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Police say Croatian ex-PM arrested in Austria

ivosander

Former Croatian Prime Minister Ivo Sanader, shown here in this March 26, 2008 file photo, was arrested Dec. 10 on an international warrant a day after he left his home country amid a corruption probe. (AP)

Former Croatian Prime Minister Ivo Sanader was arrested Friday on an international warrant a day after he left his home country amid a corruption probe.

Sanader was taken into custody on the expressway connecting the provinces of Salzburg and Carinthia and then brought to the detention facilities of the Salzburg provincial court, said Alexander Marakovits, a spokesman for the Austrian Federal Office of Criminal Investigations.

The arrest came after "intense cooperation" between Croatian, Austrian and German authorities that began in the early hours of Friday morning, he said.

Sanader, who abruptly resigned as prime minister 17 months ago, left Croatia on Thursday morning, when it became clear that prosecutors wanted to investigate him for allegedly conspiring to commit crimes and abuse of office. He was last seen driving into neighboring Slovenia on Thursday morning.

Croatia's Office for Suppression of Organized Crime and Corruption said Sanader is suspected of conspiring to commit crimes and abuse of office. It did not disclose details of the ongoing investigation, but at its request Zagreb district court ordered Sanader's 30-day detention.

Sanader is the highest-ranking official to be charged with a crime since Croatia became independent in 1991. The Croatian parliament lifted Sanader's immunity from prosecution Thursday afternoon.

Once hailed at home and abroad for uprooting the nationalism that reigned in Croatia in the 1990s and making it pro-Western, Sanader's biographical information and his photo appeared on a Croatian police and Interpol lists of wanted persons Friday. Police searched his home as well.

The former prime minister has a company in Austria and has visited the United States to speak at Columbia University's Harriman Institute, which focuses on countries of the former Soviet Union, East Central Europe and the Balkans.

Barbara Feichtiger, a spokeswoman for the Salzburg public prosecutor's office, said Sanader's brother, an Austrian citizen, was with him at the time of arrest but was not detained.

It was unclear how long Sanader would remain in Austrian custody.

"These are formal proceedings that will take time," Feichtiger said.

In Croatia, police chief Vitomir Bijelic told RTL television there were indications Sanader was planning to travel to the German city of Munich from Austria, and from there, to the United States.

"We received information, however, that the U.S. officials turned down his request for a visa," he said.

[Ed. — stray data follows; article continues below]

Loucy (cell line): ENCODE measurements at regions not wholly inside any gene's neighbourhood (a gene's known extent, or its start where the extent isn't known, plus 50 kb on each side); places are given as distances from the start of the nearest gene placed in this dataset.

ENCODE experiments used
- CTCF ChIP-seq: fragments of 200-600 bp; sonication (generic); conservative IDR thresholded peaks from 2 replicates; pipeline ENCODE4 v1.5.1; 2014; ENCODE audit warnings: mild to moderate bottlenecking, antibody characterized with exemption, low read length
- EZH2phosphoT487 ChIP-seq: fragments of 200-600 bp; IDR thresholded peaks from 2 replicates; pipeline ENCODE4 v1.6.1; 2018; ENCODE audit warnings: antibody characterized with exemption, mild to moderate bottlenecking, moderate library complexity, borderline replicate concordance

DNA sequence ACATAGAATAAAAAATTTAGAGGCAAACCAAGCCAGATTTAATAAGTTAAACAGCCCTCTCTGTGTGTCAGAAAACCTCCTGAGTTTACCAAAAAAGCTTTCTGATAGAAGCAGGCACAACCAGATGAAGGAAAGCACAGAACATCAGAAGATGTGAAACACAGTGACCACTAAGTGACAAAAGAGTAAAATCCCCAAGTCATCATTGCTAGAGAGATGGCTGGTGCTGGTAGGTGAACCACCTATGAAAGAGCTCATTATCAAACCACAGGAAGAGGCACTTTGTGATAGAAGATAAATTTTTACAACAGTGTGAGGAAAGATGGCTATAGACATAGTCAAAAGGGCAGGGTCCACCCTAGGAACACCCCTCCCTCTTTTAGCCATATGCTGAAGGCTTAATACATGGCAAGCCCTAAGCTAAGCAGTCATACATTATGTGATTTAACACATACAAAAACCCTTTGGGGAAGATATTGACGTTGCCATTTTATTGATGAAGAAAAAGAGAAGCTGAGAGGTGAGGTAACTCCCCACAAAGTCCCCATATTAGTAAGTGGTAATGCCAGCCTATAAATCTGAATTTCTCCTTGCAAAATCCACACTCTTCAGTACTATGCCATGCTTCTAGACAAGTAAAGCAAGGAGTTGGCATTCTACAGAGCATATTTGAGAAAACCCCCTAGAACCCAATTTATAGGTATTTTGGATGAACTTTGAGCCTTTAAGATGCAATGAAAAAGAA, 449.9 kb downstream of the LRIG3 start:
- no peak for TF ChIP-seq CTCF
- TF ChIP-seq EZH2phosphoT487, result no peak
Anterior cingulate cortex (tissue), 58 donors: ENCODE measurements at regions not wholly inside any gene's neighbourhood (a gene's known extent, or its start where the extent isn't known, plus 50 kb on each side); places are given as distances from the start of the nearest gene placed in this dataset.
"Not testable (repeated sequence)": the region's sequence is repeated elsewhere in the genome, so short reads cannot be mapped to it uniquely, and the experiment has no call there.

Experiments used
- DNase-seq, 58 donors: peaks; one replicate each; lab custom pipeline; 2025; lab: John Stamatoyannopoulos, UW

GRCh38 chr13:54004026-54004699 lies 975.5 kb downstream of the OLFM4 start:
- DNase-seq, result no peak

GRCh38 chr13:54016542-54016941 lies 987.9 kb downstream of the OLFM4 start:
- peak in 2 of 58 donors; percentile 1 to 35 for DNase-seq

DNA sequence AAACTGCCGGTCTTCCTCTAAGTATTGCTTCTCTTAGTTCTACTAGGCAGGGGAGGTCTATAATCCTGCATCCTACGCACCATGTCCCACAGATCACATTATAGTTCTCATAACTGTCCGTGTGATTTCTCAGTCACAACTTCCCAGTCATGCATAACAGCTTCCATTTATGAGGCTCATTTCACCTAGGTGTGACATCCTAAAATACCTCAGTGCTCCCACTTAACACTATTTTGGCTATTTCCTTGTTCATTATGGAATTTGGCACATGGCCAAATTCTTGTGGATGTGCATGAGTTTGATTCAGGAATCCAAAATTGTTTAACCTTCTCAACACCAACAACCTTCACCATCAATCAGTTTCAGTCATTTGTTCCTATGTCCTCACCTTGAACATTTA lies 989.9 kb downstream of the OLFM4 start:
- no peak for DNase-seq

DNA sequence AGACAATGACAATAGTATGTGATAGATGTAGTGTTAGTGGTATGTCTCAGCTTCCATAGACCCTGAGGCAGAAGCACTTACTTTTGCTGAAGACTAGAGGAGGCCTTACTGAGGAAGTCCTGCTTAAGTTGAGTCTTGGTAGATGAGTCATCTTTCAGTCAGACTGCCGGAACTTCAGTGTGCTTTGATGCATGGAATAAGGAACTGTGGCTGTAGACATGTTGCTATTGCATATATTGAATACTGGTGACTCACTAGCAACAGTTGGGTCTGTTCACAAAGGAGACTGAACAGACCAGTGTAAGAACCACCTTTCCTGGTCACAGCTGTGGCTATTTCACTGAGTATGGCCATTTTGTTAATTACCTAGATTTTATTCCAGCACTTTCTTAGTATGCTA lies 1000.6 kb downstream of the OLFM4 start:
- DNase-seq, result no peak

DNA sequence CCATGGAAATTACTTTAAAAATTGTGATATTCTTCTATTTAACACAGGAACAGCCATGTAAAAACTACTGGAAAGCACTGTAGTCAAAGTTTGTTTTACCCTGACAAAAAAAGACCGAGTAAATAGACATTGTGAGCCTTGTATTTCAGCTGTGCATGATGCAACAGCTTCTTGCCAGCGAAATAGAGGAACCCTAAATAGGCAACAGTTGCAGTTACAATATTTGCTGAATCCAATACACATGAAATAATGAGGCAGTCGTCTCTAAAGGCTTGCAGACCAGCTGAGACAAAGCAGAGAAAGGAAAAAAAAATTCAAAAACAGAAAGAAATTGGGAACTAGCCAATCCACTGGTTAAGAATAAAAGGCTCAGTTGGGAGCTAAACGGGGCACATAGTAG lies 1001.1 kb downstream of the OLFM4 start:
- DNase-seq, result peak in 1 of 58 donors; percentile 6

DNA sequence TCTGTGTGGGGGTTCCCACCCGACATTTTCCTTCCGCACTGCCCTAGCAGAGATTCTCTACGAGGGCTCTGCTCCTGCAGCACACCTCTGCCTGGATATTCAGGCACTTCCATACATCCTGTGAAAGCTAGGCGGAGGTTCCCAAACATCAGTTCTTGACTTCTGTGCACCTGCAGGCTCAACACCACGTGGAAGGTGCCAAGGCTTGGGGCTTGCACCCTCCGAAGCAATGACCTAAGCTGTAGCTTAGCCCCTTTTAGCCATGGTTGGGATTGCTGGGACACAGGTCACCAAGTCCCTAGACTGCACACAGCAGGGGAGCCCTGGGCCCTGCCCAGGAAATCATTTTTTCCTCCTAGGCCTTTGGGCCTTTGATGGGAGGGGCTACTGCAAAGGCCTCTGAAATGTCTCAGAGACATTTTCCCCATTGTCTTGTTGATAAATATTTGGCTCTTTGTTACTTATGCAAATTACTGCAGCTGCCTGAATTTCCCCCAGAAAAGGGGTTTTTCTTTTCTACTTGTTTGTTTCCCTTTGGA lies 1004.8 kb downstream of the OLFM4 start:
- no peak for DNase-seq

Sanader was apprehended in his brother's car, a Volkswagen Golf with an Austrian license plate, which was headed south, Marakovits said.

Despite speculation to the contrary by some Croatian news organizations, Sanader does not hold Austrian citizenship, he added.

Croatian Foreign Minister Gordan Jandrokovic and his Austrian counterpart Michael Spindelegger both refused to comment on the arrest ahead of a meeting of ministers from Balkan nations being held in Berlin.

Several former government officials and businessmen — including Sanader's closest allies as prime minister — have been jailed as Sanader's successor, Prime Minister Jadranka Kosor, works to fight high-level corruption — a key condition for Croatia's entry into the European Union. Croatia hopes to join the bloc in 2012.

Croatian media have been speculating for months that Sanader was under investigation in Kosor's anti-graft crackdown. The opposition claims that graft was widespread in his government and that he either condoned or led it.

According to a U.S. cable published by WikiLeaks website, chief state prosecutor Mladen Bajic told the U.S. Embassy in Zagreb in January 2010 that there are several ongoing corruption cases targeting Sanader and that at least one case could lead to his indictment.

Bajic referred to one case in which Sanader allegedly arranged a bank loan for a neighbor in the 1990s in return for an 800,000-German mark (euro410,000; $542,000 at today's rates) kickback.

It also quoted Bajic as saying that, although some cases against Sanader may seem minor, "Al Capone was brought down for tax evasion rather than for his more notorious activities."

Sanader quit as prime minister at the middle of his second term, saying only that he had decided to leave politics. Kosor later removed him from her governing conservative Croatian Democratic Union, but he returned to parliament as an independent lawmaker last month.

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Vukic reported from Zagreb. George Jahn in Vienna and Melissa Eddy in Berlin contributed to this report.